- S. Lewis began his defence of Christian Faith, called ‘Mere Christianity’ with the point that all of us appeal to an external measure of right and wrong – every time we say ‘that’s not fair!’ or ‘that’s a terrible thing to have happened…’ we are showing that we believe there is an independent standard of rightness and wrongness by which we can say whether an event or behaviour is right or wrong. But what has this got to do with God?
Well if this independent measure of right and wrong does not come from God, where does it come from? From the way we have evolved? But if moral values have simply evolved then why are we morally obliged to obey them? We have evolved to walk upright on two legs and to digest meat, but we are not morally obliged to walk upright and digest meat. Do they come from a kind of contract, where we all agree to be nice to one another? Here the question is – why should we obey this contract? If someone replies – in order to be nice to people, you’re just repeating the contract, not saying why we should obey it. In fact if we keep asking why should we do good and avoid bad we keep going round in circles until we have to say – because good and bad come from God – he wrote the sense of right and wrong onto our hearts.
The Christian faith asserts that all of us will be answerable to God for our actions. This is not a comfortable truth. For many people, if we’re being brutally honest, the easiest way to get rid of this uncomfortable truth is to deny that there is such a thing as right and wrong, and deny that there is such a being as God. But for Christians these truths are cause for great joy – we can actually enter into relationship with the creator and judge of the world.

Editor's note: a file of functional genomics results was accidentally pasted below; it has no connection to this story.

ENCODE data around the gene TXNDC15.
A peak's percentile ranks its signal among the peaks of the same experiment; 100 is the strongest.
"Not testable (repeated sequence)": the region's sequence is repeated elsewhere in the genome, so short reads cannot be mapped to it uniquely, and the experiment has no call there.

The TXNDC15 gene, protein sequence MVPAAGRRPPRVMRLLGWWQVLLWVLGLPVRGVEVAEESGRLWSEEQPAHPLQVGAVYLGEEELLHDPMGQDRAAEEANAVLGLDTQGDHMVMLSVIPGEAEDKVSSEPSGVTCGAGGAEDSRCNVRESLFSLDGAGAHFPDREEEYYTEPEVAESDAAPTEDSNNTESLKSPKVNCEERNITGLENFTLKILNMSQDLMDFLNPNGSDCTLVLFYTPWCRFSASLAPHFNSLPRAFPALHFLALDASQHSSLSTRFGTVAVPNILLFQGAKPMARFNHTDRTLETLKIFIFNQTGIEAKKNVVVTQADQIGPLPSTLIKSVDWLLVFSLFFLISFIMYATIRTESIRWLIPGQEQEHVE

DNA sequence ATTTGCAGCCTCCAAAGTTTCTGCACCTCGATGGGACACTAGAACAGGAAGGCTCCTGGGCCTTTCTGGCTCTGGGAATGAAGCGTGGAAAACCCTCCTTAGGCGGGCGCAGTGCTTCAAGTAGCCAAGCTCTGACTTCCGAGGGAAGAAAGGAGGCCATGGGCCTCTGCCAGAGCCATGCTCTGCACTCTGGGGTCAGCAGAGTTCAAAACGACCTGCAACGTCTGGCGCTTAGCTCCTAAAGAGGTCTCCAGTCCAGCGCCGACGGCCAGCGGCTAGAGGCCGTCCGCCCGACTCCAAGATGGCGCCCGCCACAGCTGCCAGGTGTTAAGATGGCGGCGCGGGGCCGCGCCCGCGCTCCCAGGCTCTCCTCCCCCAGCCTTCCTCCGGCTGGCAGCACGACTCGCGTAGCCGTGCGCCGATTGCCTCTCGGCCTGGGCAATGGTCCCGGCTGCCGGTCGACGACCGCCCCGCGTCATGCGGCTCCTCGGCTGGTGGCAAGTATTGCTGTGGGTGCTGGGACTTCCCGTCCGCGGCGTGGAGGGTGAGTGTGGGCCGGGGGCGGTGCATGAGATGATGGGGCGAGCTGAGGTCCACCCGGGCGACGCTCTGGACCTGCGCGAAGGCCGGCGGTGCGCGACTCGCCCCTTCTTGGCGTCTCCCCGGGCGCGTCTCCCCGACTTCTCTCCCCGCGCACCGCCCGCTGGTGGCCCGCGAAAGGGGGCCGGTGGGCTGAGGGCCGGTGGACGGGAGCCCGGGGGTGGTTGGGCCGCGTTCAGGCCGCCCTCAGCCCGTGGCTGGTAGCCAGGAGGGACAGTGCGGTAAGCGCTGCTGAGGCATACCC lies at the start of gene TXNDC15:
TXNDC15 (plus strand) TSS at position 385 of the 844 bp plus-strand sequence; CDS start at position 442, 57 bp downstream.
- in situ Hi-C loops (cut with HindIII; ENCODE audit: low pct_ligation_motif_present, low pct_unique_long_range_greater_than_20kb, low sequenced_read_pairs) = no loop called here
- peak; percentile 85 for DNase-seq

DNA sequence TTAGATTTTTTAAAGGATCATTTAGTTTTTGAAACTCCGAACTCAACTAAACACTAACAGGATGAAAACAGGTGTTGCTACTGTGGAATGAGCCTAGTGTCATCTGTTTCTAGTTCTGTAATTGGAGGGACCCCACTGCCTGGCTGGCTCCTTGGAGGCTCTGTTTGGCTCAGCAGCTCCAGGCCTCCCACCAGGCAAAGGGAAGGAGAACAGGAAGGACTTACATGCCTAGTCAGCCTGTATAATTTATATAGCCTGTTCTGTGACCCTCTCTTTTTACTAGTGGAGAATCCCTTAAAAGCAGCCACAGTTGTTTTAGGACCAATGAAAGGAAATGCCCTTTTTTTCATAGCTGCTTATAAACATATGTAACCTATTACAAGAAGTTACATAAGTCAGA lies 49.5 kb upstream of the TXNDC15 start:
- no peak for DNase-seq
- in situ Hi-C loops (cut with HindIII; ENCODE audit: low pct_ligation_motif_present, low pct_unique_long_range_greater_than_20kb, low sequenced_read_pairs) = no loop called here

So we’ve seen some of the General evidence for God’s existence in creation and conscience. There is more general evidence for example in the unbelievably improbable fine-tuning of the universe for intelligent life, or from the existence of the mind, but time restricts us.
So now we come to look at the Specific Evidence for the Christian God.
We’ve looked at God as creator, now we’ll look at God the Son – Jesus Christ, and God the Holy Spirit in relation to our question today.
We can know God exists from the creation and from our sense of right and wrong. But God has spoken to mankind and revealed what he is like ultimately and decisively by coming to earth as a human being. But then we may well ask – can we prove that Jesus is indeed God incarnate?
Well I think you’d be surprised as to how incredibly reliable the documents relating to Jesus’ life really are.
Nobody doubts the existence of Julius Caesar, or the main facts of his life, for example his Gallic Wars or his death by betrayal. There 10 manuscripts which attest to Caesar’s existence and exploits, the earliest that we have was written about 1,000 years after the original which it copies. Compare that with 5,600 manuscripts of the text of the New Testament; the earliest in our possession was copied only 90 or so years after the original. By far the majority of New Testament scholars agree on the dates and key events of Jesus’ life – namely his unprecedented view of himself as the Son of God, his miracle-working ministry, his death and his resurrection.
This last fact is of utmost importance – what greater evidence can there be that Jesus was who he said he was than the fact of his resurrection from the dead. Again, you may be surprised by where contemporary scholarship sits on this topic. Even sceptical researchers agree that some of Jesus’ women followers found his tomb empty and that Jesus made appearances to his disciples after his death. The question today is not so much whether these things happened but how to interpret them.
If the New Testament is reliable, and we have good grounds for thinking that Jesus really did rise from the dead, then we need to take seriously what is written in the New Testament and what Jesus says about himself.
So we’ve thought of the Specific Evidence for God’s proving his existence in terms of Jesus.
Now let’s look at the Holy Spirit.